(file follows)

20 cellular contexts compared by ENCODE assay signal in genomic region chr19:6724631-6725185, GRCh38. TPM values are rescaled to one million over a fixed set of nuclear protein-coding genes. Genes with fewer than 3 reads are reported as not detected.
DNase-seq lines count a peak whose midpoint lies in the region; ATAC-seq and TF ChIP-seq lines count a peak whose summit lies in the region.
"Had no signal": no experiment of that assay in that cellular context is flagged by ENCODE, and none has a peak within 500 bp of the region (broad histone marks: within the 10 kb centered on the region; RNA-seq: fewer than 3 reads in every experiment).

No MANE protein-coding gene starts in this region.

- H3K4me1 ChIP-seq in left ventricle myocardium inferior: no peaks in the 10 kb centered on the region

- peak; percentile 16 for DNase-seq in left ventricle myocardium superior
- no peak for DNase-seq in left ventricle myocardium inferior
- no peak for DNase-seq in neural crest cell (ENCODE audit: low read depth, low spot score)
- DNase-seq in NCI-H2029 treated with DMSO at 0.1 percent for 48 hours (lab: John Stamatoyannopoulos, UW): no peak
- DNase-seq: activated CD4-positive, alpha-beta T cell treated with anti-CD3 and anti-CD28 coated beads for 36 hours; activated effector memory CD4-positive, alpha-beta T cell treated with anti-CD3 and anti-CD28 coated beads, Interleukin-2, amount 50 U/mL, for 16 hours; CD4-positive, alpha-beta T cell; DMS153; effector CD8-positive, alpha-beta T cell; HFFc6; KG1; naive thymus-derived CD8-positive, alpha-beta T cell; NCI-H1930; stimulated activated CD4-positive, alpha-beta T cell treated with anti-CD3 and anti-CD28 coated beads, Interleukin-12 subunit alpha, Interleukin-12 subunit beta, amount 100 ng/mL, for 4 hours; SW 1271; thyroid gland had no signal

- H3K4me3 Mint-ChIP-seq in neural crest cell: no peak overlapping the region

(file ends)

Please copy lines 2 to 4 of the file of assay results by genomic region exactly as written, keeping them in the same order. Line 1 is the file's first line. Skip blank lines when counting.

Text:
DNase-seq lines count a peak whose midpoint lies in the region; ATAC-seq and TF ChIP-seq lines count a peak whose summit lies in the region.
"Had no signal": no experiment of that assay in that cellular context is flagged by ENCODE, and none has a peak within 500 bp of the region (broad histone marks: within the 10 kb centered on the region; RNA-seq: fewer than 3 reads in every experiment).

No MANE protein-coding gene starts in this region.